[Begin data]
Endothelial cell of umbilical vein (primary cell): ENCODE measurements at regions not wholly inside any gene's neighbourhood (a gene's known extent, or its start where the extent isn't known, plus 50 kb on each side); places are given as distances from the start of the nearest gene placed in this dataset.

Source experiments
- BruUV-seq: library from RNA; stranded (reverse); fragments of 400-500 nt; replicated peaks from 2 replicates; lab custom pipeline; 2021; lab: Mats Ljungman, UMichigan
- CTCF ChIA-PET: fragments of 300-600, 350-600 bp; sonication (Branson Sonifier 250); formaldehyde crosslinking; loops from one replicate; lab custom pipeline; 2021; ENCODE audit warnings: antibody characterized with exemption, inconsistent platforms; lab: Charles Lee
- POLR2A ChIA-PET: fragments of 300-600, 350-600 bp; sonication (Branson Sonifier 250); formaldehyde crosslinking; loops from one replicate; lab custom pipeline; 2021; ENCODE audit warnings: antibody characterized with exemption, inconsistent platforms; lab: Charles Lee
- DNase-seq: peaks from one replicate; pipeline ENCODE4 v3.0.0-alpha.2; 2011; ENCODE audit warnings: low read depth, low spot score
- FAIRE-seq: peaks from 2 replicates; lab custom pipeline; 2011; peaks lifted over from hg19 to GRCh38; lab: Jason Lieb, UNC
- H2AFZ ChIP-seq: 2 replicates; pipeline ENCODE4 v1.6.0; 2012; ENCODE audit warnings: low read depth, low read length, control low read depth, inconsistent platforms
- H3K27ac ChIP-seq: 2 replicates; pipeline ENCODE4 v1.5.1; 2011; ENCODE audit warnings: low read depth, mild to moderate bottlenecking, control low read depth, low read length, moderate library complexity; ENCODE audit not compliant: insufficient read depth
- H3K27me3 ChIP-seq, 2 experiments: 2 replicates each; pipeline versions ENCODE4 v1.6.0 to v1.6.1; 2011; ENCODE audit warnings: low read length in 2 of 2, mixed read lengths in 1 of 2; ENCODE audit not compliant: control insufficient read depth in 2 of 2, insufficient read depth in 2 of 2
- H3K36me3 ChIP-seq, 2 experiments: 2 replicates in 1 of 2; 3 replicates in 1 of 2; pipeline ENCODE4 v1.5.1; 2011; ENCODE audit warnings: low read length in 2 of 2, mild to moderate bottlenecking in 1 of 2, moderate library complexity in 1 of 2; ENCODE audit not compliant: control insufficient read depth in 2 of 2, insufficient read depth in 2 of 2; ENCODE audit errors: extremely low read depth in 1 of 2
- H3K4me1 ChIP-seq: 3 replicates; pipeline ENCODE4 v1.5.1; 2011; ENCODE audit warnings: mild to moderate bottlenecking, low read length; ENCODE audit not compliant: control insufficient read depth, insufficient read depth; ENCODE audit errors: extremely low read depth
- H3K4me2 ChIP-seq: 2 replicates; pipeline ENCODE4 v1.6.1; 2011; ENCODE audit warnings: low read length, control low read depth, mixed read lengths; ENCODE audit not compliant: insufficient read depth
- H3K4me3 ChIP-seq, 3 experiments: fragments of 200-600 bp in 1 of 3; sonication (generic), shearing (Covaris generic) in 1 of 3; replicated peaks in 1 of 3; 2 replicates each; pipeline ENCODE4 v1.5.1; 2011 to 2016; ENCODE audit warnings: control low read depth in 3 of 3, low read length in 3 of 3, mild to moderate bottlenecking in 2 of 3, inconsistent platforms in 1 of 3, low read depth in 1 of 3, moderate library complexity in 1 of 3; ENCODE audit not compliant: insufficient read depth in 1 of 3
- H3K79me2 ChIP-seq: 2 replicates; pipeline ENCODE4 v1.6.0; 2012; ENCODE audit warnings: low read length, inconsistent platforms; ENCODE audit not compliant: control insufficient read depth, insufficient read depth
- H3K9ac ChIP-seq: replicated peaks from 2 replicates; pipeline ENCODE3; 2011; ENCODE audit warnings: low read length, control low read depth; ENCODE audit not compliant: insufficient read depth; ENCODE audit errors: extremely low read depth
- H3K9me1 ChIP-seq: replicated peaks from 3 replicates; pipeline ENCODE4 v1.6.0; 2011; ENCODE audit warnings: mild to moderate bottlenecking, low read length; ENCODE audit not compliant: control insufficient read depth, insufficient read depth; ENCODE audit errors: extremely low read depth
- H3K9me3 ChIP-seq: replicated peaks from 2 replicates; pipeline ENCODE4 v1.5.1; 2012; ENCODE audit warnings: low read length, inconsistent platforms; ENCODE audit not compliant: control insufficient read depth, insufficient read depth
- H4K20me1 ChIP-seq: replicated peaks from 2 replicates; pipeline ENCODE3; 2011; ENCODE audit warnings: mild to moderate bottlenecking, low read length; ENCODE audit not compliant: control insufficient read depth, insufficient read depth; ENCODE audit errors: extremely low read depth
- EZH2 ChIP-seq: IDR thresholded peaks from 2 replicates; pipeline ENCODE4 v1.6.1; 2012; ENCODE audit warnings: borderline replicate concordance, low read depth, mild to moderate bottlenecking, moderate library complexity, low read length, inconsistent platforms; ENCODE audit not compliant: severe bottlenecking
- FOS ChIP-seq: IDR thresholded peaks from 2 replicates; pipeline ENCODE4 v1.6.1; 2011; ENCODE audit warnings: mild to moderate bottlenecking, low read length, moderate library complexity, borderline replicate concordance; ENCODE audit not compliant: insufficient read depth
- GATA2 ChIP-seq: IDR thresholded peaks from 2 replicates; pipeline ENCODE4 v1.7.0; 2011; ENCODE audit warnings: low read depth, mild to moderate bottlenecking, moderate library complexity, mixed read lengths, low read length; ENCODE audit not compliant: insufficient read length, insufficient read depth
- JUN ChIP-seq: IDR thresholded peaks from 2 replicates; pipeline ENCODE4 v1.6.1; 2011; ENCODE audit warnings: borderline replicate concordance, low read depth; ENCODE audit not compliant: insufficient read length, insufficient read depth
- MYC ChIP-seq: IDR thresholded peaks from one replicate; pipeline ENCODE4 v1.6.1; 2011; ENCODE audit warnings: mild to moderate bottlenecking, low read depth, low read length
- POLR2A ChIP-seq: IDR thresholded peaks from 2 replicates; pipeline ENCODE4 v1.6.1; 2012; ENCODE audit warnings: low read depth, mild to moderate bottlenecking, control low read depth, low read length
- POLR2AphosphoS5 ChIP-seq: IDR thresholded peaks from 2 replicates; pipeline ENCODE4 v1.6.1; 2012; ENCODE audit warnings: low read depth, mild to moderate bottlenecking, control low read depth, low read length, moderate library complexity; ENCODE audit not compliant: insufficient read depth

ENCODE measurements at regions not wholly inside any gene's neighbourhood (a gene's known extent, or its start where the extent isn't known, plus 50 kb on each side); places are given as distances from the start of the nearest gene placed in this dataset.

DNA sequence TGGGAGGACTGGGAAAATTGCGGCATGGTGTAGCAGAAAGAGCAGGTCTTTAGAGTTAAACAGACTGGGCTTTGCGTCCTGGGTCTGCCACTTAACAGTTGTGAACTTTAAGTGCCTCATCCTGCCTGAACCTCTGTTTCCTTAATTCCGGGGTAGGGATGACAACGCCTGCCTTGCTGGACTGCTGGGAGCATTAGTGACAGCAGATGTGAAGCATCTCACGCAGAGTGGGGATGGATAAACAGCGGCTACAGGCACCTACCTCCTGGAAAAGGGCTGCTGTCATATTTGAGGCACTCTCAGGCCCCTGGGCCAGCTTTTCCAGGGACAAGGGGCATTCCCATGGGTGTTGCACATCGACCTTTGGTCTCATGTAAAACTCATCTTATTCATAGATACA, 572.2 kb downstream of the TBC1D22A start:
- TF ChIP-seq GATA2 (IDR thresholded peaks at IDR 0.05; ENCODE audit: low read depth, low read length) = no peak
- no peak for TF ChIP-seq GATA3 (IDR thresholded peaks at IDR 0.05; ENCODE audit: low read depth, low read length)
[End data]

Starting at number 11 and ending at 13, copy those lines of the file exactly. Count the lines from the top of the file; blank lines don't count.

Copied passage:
- H3K36me3 ChIP-seq, 2 experiments: 2 replicates in 1 of 2; 3 replicates in 1 of 2; pipeline ENCODE4 v1.5.1; 2011; ENCODE audit warnings: low read length in 2 of 2, mild to moderate bottlenecking in 1 of 2, moderate library complexity in 1 of 2; ENCODE audit not compliant: control insufficient read depth in 2 of 2, insufficient read depth in 2 of 2; ENCODE audit errors: extremely low read depth in 1 of 2
- H3K4me1 ChIP-seq: 3 replicates; pipeline ENCODE4 v1.5.1; 2011; ENCODE audit warnings: mild to moderate bottlenecking, low read length; ENCODE audit not compliant: control insufficient read depth, insufficient read depth; ENCODE audit errors: extremely low read depth
- H3K4me2 ChIP-seq: 2 replicates; pipeline ENCODE4 v1.6.1; 2011; ENCODE audit warnings: low read length, control low read depth, mixed read lengths; ENCODE audit not compliant: insufficient read depth